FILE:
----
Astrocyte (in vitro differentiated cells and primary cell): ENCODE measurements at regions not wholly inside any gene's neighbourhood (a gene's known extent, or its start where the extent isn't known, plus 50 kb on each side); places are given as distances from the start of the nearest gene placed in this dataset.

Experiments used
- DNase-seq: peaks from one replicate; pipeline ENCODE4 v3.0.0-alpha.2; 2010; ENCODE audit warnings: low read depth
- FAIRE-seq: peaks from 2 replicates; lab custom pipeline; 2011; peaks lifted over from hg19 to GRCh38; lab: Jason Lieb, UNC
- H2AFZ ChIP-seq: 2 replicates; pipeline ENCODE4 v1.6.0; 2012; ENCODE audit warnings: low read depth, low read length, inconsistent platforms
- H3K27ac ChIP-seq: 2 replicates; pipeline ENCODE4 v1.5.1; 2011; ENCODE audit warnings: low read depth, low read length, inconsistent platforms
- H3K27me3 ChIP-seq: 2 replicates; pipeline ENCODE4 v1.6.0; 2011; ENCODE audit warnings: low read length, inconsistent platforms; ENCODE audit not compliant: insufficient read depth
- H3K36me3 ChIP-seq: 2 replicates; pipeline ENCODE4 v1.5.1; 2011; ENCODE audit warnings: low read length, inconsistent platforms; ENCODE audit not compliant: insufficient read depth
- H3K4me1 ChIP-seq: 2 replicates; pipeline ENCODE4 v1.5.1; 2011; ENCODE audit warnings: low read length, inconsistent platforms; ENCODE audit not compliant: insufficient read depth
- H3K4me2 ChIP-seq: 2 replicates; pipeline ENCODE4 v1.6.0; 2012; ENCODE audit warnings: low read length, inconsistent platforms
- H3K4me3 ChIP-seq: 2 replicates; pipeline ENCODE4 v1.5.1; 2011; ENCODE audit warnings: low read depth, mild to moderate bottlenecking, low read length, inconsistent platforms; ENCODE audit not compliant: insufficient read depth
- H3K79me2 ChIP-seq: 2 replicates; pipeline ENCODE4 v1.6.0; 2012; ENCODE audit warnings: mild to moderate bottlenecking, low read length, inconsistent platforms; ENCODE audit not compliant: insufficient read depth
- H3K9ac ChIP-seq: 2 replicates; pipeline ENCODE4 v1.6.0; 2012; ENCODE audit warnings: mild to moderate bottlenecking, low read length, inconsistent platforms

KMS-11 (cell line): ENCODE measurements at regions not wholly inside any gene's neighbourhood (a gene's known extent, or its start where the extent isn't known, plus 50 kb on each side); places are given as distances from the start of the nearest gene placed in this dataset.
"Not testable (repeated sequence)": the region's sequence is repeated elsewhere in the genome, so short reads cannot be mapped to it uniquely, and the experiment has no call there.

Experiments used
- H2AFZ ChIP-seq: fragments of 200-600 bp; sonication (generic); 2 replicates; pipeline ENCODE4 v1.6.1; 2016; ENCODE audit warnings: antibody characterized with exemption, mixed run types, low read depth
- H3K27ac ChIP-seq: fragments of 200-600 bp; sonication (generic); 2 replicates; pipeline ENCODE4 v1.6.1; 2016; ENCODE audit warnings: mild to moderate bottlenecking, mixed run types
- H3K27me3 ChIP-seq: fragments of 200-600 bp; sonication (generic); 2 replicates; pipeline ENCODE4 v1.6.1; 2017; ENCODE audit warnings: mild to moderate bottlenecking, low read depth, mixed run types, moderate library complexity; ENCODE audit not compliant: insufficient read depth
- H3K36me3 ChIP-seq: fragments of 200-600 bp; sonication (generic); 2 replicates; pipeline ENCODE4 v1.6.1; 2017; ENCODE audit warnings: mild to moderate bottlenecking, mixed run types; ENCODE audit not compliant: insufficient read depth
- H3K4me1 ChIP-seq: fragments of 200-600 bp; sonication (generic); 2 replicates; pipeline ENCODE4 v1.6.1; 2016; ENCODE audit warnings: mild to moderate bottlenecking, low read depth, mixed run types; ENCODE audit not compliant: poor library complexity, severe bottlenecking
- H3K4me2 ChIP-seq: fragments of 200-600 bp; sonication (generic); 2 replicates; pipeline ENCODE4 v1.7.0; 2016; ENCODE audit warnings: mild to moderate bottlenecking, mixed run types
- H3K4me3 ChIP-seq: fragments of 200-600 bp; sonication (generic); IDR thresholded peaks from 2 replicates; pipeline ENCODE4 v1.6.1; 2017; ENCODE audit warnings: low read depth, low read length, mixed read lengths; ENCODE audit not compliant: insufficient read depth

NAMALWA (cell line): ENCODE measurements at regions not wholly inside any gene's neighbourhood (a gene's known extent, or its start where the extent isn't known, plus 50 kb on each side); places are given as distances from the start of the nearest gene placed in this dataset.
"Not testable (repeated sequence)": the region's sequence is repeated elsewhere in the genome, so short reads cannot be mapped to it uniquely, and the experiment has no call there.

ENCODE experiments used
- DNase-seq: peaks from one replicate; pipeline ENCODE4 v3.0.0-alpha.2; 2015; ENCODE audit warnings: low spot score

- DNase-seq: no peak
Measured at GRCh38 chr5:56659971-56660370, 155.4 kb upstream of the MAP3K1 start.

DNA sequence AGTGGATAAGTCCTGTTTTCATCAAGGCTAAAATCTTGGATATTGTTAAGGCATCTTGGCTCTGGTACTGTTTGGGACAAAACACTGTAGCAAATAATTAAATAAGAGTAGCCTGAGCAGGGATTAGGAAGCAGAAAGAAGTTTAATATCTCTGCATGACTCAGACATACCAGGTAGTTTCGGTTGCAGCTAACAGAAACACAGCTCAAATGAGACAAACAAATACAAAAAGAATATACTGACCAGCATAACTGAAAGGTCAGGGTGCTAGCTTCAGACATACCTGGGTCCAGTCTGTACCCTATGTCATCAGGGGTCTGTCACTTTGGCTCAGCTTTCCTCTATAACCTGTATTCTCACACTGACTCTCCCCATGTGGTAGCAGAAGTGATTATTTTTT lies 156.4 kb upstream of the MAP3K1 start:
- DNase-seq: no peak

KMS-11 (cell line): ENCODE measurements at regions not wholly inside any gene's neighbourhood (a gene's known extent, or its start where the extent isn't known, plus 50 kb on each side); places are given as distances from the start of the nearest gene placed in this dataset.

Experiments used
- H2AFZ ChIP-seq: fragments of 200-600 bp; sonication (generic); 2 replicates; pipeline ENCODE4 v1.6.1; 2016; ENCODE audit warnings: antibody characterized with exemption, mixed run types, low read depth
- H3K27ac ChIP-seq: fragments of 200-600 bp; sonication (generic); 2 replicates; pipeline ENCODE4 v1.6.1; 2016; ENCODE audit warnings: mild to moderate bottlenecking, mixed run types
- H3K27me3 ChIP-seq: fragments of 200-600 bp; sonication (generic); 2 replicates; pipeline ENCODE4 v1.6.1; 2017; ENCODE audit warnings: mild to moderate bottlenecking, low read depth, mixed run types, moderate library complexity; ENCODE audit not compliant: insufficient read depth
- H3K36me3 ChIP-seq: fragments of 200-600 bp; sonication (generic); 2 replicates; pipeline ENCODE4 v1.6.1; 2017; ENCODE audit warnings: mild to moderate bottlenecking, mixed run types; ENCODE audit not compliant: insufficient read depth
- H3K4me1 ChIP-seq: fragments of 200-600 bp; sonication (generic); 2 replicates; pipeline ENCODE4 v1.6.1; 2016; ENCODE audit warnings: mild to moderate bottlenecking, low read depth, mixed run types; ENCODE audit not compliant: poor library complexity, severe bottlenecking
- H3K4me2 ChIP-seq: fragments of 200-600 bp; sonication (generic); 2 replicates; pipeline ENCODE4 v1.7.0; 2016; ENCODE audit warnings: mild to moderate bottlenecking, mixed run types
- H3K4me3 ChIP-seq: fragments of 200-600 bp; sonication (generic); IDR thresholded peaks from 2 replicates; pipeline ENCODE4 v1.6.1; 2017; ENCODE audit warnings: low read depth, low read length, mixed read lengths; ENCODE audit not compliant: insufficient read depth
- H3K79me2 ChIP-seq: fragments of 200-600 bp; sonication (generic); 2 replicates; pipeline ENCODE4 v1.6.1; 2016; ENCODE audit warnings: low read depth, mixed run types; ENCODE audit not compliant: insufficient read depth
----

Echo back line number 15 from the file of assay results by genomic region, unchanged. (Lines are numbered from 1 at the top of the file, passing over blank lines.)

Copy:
"Not testable (repeated sequence)": the region's sequence is repeated elsewhere in the genome, so short reads cannot be mapped to it uniquely, and the experiment has no call there.